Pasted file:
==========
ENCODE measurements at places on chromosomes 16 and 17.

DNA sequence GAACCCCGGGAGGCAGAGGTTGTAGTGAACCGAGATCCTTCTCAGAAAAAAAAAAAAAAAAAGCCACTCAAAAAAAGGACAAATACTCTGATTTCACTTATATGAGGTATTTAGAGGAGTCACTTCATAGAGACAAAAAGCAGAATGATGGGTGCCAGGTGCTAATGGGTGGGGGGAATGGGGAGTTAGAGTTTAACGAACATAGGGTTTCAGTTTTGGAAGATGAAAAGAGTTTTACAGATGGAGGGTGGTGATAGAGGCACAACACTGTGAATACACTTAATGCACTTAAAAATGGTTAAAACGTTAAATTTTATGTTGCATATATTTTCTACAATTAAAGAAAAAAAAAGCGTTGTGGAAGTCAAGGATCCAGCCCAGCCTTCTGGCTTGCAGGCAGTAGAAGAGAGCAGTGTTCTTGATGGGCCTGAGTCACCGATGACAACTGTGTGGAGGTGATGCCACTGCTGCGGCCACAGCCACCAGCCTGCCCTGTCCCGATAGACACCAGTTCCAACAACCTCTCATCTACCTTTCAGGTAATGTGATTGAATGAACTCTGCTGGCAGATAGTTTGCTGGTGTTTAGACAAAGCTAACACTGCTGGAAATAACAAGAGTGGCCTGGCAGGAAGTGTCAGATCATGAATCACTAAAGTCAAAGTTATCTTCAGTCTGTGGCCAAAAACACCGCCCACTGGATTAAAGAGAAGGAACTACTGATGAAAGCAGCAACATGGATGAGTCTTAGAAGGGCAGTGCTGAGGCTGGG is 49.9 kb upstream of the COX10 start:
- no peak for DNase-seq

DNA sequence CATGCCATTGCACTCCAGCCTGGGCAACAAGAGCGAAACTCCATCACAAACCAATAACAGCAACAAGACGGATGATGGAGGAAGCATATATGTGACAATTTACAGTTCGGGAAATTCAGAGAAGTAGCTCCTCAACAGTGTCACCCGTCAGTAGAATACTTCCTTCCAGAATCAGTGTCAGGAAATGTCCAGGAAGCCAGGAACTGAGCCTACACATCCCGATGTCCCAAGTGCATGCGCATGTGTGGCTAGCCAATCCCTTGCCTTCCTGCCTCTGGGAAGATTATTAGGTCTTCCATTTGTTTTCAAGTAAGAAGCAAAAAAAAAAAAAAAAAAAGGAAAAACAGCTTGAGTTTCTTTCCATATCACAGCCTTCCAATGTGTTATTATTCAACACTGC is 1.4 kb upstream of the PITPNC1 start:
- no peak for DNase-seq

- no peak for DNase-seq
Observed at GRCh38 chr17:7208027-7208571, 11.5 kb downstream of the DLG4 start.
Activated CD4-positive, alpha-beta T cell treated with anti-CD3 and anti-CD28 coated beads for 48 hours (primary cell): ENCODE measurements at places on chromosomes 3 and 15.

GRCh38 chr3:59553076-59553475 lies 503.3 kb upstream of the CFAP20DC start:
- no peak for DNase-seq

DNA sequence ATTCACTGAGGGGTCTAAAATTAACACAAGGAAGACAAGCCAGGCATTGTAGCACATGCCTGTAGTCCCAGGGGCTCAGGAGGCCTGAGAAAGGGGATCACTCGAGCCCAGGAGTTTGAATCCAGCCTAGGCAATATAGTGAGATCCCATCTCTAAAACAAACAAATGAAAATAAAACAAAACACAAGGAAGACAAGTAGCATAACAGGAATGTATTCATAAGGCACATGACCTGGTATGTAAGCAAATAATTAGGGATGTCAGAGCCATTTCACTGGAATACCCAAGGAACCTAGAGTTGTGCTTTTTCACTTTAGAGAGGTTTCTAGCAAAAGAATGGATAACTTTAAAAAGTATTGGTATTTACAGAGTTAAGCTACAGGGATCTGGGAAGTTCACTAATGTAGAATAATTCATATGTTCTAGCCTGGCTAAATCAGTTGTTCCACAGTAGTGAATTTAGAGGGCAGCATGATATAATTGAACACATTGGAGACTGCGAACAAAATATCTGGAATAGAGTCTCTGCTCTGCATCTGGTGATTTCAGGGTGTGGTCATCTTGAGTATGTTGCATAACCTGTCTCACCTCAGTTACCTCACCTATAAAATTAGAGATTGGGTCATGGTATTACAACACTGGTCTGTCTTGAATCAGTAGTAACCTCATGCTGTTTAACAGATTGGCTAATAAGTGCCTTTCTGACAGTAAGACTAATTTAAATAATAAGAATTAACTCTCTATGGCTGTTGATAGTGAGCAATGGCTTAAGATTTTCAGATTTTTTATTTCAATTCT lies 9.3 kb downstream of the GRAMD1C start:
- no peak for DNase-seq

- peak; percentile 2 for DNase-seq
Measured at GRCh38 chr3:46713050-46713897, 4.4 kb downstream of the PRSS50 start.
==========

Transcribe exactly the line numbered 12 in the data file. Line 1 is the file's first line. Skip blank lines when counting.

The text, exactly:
- no peak for DNase-seq